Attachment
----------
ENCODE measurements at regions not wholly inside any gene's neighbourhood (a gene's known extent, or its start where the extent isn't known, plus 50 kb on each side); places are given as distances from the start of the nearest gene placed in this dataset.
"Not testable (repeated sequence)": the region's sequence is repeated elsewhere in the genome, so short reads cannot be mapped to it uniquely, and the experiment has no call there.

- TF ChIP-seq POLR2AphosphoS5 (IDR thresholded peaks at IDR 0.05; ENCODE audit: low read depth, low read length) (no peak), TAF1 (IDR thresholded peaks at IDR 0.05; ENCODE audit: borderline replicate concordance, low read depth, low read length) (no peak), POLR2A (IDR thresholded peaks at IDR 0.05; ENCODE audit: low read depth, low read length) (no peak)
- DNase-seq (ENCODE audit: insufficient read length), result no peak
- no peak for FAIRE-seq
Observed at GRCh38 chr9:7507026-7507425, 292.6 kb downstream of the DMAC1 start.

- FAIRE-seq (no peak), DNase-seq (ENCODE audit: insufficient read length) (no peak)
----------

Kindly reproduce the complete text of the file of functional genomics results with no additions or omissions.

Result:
ENCODE measurements at regions not wholly inside any gene's neighbourhood (a gene's known extent, or its start where the extent isn't known, plus 50 kb on each side); places are given as distances from the start of the nearest gene placed in this dataset.
"Not testable (repeated sequence)": the region's sequence is repeated elsewhere in the genome, so short reads cannot be mapped to it uniquely, and the experiment has no call there.

- TF ChIP-seq POLR2AphosphoS5 (IDR thresholded peaks at IDR 0.05; ENCODE audit: low read depth, low read length) (no peak), TAF1 (IDR thresholded peaks at IDR 0.05; ENCODE audit: borderline replicate concordance, low read depth, low read length) (no peak), POLR2A (IDR thresholded peaks at IDR 0.05; ENCODE audit: low read depth, low read length) (no peak)
- DNase-seq (ENCODE audit: insufficient read length), result no peak
- no peak for FAIRE-seq
Observed at GRCh38 chr9:7507026-7507425, 292.6 kb downstream of the DMAC1 start.

- FAIRE-seq (no peak), DNase-seq (ENCODE audit: insufficient read length) (no peak)